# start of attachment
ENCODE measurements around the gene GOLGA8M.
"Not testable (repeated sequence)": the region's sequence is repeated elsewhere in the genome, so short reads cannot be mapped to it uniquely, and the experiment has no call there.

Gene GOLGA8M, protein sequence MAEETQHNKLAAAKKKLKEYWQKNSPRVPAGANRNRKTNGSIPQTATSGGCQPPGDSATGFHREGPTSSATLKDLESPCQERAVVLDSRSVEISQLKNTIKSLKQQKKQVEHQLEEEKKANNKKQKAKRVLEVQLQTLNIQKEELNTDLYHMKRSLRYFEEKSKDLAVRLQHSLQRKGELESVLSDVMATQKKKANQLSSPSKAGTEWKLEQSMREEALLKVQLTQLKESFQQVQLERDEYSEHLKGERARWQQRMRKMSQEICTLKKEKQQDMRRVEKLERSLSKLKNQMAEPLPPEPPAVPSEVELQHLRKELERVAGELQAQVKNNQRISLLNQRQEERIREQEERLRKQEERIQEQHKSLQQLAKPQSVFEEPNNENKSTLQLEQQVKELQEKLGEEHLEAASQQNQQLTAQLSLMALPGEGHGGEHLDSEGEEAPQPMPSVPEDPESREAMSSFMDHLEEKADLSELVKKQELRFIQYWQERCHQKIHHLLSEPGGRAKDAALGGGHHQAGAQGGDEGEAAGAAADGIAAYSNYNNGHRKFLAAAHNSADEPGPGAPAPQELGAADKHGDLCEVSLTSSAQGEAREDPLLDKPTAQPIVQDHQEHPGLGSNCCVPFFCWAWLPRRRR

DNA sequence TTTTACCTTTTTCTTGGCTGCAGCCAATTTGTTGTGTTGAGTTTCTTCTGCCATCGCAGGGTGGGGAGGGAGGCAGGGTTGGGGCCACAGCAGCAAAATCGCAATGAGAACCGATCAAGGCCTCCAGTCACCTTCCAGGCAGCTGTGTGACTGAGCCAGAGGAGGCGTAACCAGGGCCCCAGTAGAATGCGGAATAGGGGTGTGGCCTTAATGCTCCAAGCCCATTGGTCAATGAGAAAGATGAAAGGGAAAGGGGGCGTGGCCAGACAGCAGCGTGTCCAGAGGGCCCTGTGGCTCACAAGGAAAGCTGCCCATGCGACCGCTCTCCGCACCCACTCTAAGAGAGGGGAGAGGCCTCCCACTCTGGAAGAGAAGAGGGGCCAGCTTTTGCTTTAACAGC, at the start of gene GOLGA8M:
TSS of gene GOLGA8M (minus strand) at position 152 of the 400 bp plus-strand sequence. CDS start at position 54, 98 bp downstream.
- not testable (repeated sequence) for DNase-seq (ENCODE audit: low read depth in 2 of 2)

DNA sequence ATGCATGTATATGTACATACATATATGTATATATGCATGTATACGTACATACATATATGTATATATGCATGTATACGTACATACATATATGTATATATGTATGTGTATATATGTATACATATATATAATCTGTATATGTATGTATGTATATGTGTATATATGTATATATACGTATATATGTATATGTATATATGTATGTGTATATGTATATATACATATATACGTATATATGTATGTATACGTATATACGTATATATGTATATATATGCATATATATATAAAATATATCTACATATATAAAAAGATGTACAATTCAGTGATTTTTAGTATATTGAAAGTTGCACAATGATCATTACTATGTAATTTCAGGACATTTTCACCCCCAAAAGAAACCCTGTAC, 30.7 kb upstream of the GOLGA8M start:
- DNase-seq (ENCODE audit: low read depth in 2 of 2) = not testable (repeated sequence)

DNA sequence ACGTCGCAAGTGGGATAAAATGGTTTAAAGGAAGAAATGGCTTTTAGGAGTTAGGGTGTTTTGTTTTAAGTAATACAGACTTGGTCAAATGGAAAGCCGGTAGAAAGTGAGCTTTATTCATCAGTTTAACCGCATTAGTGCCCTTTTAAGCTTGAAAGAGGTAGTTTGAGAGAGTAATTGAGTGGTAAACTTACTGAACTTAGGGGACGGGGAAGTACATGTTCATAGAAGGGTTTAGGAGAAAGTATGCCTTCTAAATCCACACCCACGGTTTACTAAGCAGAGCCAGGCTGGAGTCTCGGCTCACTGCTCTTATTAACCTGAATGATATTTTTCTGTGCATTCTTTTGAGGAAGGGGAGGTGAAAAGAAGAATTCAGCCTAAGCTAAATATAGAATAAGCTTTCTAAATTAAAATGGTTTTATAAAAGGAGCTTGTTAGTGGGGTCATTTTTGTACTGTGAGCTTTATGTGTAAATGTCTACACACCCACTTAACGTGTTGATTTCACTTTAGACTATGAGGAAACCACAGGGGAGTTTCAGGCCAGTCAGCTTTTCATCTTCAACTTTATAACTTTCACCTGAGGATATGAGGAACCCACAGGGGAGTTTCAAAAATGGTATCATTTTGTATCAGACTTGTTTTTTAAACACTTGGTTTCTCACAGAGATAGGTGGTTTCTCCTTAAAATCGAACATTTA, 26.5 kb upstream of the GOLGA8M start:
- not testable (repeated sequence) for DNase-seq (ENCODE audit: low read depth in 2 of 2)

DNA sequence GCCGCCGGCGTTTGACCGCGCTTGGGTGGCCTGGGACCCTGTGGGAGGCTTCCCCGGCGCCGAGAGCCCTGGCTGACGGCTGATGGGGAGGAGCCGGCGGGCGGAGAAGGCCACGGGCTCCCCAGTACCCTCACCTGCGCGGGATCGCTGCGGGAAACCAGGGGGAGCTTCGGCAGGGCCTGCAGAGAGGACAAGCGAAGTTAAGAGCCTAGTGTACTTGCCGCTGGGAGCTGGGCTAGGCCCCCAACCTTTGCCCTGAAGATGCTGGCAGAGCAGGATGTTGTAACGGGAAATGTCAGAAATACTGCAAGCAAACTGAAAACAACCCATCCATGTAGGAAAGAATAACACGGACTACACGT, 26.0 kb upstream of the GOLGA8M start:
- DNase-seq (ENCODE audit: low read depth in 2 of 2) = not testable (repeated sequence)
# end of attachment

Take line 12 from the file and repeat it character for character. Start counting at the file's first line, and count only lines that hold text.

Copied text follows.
- DNase-seq (ENCODE audit: low read depth in 2 of 2) = not testable (repeated sequence)